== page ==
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Digital nomads: Who can work remotely in Norway?

Robin-Ivan Capar
Robin-Ivan Capar - [email protected] • 28 Nov, 2022 Updated Mon 28 Nov 2022 15:14 CEST
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The Local has compiled a guide to address some of the main concerns of all would-be digital nomads that dream of moving to the North. Photo by Michael Fousert / Unsplash

The digital nomad lifestyle is taking off in a number of countries in Europe. If you're considering moving to Norway as a foreigner with the intention of carrying out remote work and you want to find out more about the relevant rules – we've got you covered.

More and more people are embracing the perks of a digital nomad lifestyle. By leveraging modern technology, digital nomads are able to travel and work remotely, enjoying liberties that were far-fetched for the workforce of the 20th century.

While such a lifestyle can sound attractive, some countries have regulations that make life quite hard for digital nomads.

What are the key aspects of the regulatory framework for remote work in Norway? Is it a good destination for international digital nomads?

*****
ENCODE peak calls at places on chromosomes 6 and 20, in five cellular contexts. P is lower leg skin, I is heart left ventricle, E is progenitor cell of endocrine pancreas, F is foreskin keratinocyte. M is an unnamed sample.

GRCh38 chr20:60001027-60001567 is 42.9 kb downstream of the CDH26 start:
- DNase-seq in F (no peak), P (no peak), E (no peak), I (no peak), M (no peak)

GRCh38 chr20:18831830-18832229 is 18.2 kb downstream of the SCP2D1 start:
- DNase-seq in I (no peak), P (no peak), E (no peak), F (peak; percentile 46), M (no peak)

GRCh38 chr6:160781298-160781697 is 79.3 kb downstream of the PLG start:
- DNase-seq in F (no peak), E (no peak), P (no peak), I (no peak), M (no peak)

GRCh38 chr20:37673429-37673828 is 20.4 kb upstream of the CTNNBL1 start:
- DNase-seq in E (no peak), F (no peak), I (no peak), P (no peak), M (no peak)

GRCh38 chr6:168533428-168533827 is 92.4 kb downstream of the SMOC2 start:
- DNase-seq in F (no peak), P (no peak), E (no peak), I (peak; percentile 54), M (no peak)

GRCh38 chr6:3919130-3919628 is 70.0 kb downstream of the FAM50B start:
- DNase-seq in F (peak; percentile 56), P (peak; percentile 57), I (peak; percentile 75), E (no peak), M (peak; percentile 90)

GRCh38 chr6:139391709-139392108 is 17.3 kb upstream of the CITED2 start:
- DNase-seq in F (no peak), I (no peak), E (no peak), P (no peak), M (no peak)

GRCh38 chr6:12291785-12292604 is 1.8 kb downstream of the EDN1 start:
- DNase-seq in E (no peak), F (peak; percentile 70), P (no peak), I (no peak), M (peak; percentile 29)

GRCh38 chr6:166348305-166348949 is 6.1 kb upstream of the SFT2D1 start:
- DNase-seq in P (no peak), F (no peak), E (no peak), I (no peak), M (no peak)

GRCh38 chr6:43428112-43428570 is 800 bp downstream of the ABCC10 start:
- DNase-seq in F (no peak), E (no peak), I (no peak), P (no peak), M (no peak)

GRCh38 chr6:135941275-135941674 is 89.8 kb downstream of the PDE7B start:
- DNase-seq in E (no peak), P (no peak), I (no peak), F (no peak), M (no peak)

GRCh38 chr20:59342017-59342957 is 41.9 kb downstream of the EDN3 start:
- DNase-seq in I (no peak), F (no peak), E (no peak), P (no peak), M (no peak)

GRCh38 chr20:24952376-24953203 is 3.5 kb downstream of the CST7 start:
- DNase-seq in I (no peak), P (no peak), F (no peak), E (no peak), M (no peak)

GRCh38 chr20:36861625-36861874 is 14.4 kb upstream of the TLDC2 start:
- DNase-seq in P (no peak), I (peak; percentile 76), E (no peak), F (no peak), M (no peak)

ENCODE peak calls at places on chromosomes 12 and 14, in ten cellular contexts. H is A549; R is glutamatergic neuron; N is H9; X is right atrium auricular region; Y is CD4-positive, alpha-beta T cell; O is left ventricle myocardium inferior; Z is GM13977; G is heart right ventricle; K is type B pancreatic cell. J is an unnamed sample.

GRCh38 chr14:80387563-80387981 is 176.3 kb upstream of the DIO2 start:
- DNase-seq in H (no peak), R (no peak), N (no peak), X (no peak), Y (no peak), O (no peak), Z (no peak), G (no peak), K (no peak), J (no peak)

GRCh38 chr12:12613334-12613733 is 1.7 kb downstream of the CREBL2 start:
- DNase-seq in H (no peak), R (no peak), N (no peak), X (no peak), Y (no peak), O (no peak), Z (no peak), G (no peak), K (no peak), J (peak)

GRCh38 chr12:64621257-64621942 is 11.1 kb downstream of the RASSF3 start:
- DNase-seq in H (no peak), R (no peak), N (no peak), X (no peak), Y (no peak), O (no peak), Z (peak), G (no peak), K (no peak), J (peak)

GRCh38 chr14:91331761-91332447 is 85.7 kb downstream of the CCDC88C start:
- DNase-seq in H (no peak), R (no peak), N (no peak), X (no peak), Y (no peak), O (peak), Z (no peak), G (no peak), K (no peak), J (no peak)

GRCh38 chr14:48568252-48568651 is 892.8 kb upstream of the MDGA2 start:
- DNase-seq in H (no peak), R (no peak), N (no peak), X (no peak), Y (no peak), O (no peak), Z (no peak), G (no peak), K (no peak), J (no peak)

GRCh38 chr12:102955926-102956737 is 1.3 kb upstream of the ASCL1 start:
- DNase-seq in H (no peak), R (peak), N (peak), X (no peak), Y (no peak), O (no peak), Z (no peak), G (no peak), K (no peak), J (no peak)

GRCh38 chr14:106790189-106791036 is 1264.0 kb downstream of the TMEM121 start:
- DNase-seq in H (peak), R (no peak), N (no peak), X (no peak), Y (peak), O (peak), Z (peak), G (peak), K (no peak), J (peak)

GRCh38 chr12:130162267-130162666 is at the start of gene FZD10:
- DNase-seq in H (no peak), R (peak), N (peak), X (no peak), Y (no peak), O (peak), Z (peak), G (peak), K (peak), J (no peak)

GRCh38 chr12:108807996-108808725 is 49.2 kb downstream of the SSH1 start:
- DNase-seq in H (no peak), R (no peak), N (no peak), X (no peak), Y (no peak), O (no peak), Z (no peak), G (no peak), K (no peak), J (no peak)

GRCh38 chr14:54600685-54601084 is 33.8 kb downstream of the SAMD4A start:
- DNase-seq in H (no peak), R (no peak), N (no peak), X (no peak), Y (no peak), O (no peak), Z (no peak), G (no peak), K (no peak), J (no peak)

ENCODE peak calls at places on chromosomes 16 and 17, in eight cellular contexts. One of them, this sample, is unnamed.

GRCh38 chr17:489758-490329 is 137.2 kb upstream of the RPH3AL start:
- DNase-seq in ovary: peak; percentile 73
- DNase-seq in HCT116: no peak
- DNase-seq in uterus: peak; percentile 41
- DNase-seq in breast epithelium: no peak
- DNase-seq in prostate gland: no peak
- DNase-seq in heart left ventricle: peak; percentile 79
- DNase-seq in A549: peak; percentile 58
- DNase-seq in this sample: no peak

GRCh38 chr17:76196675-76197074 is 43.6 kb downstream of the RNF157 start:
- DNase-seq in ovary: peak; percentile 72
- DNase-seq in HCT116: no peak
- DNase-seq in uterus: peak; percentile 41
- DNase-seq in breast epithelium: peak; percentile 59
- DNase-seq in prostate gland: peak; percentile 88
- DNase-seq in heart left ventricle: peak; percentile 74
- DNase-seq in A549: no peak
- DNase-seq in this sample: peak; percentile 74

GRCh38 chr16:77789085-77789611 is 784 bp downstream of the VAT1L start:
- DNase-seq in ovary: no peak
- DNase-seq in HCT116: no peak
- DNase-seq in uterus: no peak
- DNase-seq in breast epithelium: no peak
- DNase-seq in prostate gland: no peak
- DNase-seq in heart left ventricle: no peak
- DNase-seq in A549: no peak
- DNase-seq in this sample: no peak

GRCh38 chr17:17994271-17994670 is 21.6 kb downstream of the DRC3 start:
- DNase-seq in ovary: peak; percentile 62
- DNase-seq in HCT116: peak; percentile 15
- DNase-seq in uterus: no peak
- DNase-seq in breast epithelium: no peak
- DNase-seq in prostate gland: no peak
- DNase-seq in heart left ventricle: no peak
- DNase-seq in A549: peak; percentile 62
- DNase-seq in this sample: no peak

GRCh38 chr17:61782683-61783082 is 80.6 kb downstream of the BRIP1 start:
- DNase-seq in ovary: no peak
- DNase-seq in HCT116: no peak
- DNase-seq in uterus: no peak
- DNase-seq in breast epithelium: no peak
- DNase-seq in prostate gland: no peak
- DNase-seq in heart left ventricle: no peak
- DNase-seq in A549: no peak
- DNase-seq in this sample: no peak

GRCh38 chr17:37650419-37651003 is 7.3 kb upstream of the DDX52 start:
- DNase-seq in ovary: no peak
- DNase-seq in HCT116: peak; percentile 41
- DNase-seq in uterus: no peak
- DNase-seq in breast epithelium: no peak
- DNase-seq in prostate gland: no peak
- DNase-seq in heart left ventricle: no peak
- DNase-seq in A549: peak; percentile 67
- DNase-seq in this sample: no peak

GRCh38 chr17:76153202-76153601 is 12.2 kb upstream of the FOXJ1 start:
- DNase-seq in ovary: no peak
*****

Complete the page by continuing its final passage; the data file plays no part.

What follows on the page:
The Local has compiled a guide to address some of the main concerns of all would-be digital nomads that dream of moving to the North.

Strict requirements for remote work

Unfortunately, Norway is not exactly a "digital nomad-friendly" country when it comes to the immigration and labour rules that govern remote work.

As the Norwegian Directorate of Immigration (UDI) points out on its webpage, all those planning to work remotely in Norway need to have a residence permit that gives them the right to carry out such work in the country.

As the UDI notes, with the exception of European Union (EU) and European Economic Area (EEA) citizens, all international citizens working in Norway must have a residence permit in order to have the right to (remote) work in Norway.

In a clarification published in June of 2022, the UDI pointed out that "working for a Norwegian or foreign employer off-site (e.g., from a hotel, a home, or similar)" is "considered remote work," adding that this also applies to the self-employed in Norway or abroad.